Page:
Liposome Development Services

Liposomes are recognized as promising and versatile drug vesicles. Compared with conventional drug delivery systems, liposomes have better properties, including site targeting, slow or controlled release, protection from degradation and removal, superior therapeutic efficacy, and lower toxicity.

Protheragen-ING specializes in providing comprehensive development services for liposomal drug delivery systems (DDSs). With our expertise and state-of-the-art facilities, we offer a range of services tailored to meet the specific needs of pharmaceutical companies, research institutes, and biotechnology companies.

Liposome as A Drug Delivery System

Liposomes are self-assembled (phospho)lipid-based drug vesicles that form bilayers (monolayers) and/or a series of concentric multiple bilayers (multilayers) that surround a central aqueous compartment. Liposomes range in size from 30 nm to the micrometer scale, with a phospholipid bilayer thickness of 4-5 nm. Based on the compartmentalized and lamellar structure, liposomes can be classified as unilamellar vesicles (ULVs), oligolamellar vesicles (OLVs), multilamellar vesicles (MLVs), and multivesicular vesicles liposomes (MVLs).

Fig.1 Categories and structures of liposomal drug delivery system. Fig. 1 (a) Structural illustration of liposome composition. (b) Classification of liposomal vesicles according to their lamellarity/compartment and particle size. (Liu P, et al. 2022)

Liposomes can be used as delivery vehicles for small-molecule drugs, proteins, nucleic acids, and imaging agents. Different routes of administration such as parenteral, pulmonary, oral, transdermal, ocular, and nasal routes have been developed to improve therapeutic efficacy and patient compliance.

Our Liposome DDS Development Services

We excel in designing liposomal formulations for a wide range of drug molecules, and optimize the encapsulation efficiency, stability, and release characteristics of liposome-based DDSs.

We conduct rigorous studies to determine the encapsulation efficiency of drug molecules within liposomes, maximize drug loading capacity, and ensure efficient drug delivery.

Our team performs comprehensive stability assessments to evaluate the physical and chemical stability of liposomal formulations under various conditions, including temperature, pH, and storage duration.

By studying factors such as release kinetics, release mechanisms, and release rate modulation, we assist in optimizing drug release profiles for desired therapeutic outcomes.

We can use specific ligands such as antibodies, nucleic acids (e.g., aptamers), proteins (e.g., transferrin), peptides (e.g., iRGD, iNGR), small molecules (folic acid), and carbohydrates (e.g., dextran, mannan sugars, and galactose, targeting macrophages) for surface modification of liposomes.

We evaluate the cellular uptake and intracellular delivery efficiency of liposomal drug formulations using relevant cell lines and models.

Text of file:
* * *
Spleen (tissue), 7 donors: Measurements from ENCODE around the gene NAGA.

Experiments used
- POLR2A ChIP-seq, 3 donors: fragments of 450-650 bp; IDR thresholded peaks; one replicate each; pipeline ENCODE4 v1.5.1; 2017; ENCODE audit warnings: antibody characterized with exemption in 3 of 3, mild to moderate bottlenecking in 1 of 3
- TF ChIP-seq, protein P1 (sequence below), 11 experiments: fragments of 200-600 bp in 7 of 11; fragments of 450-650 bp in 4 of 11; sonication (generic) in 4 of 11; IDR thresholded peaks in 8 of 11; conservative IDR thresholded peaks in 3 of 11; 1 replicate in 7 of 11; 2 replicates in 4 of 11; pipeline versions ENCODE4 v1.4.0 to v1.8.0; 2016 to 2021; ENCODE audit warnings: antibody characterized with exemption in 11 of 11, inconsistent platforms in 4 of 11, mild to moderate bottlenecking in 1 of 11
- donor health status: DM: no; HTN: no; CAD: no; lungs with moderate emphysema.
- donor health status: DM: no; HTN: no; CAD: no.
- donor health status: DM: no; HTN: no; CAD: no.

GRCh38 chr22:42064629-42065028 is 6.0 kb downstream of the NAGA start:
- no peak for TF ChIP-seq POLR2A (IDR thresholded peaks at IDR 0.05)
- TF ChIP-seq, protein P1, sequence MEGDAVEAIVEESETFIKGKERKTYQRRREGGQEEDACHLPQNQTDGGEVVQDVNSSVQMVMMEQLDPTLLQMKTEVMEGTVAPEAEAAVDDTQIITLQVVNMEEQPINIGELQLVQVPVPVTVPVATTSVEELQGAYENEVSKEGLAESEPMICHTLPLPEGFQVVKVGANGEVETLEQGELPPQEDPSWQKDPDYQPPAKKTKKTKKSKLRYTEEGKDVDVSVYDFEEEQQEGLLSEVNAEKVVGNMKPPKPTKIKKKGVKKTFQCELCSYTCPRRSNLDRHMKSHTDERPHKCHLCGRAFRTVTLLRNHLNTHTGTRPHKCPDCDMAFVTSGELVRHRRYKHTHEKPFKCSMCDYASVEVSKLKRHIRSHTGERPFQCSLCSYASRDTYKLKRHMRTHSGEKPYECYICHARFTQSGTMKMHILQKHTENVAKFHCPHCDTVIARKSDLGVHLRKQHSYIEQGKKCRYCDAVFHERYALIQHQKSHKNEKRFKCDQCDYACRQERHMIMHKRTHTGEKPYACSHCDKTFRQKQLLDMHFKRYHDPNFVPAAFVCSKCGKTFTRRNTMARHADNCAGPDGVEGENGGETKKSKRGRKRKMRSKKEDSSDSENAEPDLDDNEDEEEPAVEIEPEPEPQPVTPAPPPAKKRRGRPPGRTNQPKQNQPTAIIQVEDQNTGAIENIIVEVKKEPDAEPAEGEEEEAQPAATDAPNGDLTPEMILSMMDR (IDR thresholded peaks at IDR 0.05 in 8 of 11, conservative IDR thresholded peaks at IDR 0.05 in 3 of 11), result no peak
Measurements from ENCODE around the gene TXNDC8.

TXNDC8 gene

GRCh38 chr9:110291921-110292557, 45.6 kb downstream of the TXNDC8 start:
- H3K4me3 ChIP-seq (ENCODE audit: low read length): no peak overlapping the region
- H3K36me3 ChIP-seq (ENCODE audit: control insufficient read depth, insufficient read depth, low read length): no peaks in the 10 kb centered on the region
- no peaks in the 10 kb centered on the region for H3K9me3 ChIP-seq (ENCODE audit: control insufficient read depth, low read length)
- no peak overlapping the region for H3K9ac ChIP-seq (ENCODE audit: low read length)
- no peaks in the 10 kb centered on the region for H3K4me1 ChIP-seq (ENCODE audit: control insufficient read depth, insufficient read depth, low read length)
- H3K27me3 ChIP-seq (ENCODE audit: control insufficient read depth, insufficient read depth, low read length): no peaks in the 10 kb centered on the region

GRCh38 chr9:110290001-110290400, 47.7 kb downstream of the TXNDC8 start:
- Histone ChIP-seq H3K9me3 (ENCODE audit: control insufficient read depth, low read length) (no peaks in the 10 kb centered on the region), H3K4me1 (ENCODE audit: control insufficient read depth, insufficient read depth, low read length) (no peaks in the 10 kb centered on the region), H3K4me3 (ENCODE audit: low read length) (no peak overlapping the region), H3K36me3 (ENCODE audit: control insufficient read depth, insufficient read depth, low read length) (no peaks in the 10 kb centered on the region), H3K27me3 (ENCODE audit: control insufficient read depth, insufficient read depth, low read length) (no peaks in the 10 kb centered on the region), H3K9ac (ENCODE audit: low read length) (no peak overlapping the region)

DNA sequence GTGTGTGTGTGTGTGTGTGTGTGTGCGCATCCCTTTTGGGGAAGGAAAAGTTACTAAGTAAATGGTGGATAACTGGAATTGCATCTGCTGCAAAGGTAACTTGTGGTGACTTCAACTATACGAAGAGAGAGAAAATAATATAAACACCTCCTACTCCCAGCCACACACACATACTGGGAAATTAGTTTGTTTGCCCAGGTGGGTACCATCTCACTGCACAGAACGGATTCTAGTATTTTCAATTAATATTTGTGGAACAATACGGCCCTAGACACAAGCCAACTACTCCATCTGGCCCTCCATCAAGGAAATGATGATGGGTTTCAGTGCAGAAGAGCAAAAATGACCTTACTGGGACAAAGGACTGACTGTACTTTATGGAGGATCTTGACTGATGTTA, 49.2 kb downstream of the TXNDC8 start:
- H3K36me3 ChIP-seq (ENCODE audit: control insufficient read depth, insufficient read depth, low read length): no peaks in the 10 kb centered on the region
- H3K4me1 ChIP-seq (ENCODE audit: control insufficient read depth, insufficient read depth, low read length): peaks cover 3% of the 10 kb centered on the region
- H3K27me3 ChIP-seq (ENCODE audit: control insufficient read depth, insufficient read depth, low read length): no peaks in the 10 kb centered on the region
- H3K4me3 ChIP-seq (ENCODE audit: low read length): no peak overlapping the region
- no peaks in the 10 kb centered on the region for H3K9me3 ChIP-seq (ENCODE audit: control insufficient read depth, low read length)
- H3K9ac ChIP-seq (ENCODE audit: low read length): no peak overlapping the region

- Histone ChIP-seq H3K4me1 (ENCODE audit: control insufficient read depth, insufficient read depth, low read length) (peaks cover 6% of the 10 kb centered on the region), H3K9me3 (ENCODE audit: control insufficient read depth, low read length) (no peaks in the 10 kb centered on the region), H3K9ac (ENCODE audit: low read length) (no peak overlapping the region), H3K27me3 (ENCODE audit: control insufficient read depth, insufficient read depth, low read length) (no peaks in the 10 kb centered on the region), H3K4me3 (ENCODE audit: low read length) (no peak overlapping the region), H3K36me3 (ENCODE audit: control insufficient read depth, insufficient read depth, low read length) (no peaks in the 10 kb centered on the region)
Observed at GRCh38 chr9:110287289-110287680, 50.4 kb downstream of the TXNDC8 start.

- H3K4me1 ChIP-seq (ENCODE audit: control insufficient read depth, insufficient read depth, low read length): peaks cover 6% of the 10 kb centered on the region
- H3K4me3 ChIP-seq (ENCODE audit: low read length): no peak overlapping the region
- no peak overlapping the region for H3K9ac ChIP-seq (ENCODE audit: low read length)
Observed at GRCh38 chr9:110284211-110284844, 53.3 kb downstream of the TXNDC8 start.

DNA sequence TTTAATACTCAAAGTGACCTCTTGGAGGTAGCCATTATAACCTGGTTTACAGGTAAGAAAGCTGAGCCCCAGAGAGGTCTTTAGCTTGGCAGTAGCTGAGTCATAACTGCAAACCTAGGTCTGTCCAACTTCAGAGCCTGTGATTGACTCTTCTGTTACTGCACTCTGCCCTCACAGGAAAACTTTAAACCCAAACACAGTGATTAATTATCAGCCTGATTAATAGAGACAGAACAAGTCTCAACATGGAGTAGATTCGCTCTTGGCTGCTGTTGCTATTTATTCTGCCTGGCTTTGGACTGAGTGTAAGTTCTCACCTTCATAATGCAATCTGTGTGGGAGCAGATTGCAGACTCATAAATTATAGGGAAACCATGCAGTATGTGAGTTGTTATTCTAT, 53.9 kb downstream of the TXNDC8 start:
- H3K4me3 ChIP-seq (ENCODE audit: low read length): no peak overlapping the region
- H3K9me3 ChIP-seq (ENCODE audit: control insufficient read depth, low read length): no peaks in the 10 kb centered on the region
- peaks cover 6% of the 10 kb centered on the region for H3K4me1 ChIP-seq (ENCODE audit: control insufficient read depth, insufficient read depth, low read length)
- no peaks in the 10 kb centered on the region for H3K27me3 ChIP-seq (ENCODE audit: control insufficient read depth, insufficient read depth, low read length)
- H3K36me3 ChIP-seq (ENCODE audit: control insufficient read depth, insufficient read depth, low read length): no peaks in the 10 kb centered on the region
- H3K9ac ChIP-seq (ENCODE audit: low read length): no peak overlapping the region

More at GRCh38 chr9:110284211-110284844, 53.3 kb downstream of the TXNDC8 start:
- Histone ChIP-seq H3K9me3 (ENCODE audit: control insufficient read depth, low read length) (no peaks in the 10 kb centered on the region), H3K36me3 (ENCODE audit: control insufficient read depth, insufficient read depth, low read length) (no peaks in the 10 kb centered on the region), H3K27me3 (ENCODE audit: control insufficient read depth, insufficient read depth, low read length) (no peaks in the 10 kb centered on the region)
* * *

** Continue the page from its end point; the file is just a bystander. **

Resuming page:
Our team conducts pharmacokinetic studies to assess the absorption, distribution, metabolism, and excretion (ADME) properties of liposome-encapsulated drugs.

We offer preclinical evaluation services to assess the safety, efficacy, and pharmacological activity of liposome-based DDSs in relevant animal models.

Manufacturing Processes for Liposomes

Fig.2 The manufacturing processes of the marketed liposomal products. Fig. 2 The manufacturing processes of the marketed liposomal products. (Liu P, et al. 2022)

Commonly used manufacturing processes include thin-film hydration, ethanol injection, and double emulsification. The process usually involves:

1) Preparation of MLV or ULV depends on the choice of method.

2) Size reduction if necessary. The technique we use is extrusion and high-pressure homogenization (HPH).

3) Preparation and loading of the drug solution, this step is combined with step 1 for passive loading.

4) Buffer replacement and concentration if necessary.

5) Sterilization and filtration or aseptic processing.

6) Lyophilization and packaging, if necessary.

Our Drug-Loading Methods

This method involves encapsulating the drug during the preparation of liposomes. Through covalent, ionic, electrostatic, non-covalent, or spatial interactions between the drug molecule and the lipid, the drug can be encapsulated within the internal aqueous space or embedded in the liposome bilayer.

This method, also known as remote drug loading, involves loading the agent after the creation of empty liposomes. A transmembrane gradient in pH or ionic concentration is the driving force that facilitates the transmembrane diffusion of the drug into the liposome core. The drug encapsulation process takes about 5 min to 30 min and high loading efficiencies (above 90%) can be achieved.

Covalent attachment of drug molecules to lipids via linkers is another effective strategy for loading drugs into liposomes.

Please contact us today to learn more. Together, let's revolutionize drug delivery to improve patient outcomes.


  1. Liu P, et al. (2022). "A Review of Liposomes as a Drug Delivery System: Current Status of Approved Products, Regulatory Environments, and Future Perspectives." Molecules, 27(4), 1372.


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